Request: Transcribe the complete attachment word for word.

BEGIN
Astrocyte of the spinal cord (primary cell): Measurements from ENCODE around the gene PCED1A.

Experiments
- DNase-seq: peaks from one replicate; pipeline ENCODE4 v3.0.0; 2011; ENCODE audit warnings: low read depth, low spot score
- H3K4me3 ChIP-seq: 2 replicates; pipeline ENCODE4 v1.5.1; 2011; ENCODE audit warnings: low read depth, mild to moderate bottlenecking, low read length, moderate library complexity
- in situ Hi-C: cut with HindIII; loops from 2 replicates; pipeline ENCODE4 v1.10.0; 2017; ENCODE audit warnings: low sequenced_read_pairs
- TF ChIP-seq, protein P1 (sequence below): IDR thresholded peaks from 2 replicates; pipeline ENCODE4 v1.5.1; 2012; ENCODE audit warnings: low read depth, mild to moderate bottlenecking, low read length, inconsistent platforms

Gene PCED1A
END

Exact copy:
Astrocyte of the spinal cord (primary cell): Measurements from ENCODE around the gene PCED1A.

Experiments
- DNase-seq: peaks from one replicate; pipeline ENCODE4 v3.0.0; 2011; ENCODE audit warnings: low read depth, low spot score
- H3K4me3 ChIP-seq: 2 replicates; pipeline ENCODE4 v1.5.1; 2011; ENCODE audit warnings: low read depth, mild to moderate bottlenecking, low read length, moderate library complexity
- in situ Hi-C: cut with HindIII; loops from 2 replicates; pipeline ENCODE4 v1.10.0; 2017; ENCODE audit warnings: low sequenced_read_pairs
- TF ChIP-seq, protein P1 (sequence below): IDR thresholded peaks from 2 replicates; pipeline ENCODE4 v1.5.1; 2012; ENCODE audit warnings: low read depth, mild to moderate bottlenecking, low read length, inconsistent platforms

Gene PCED1A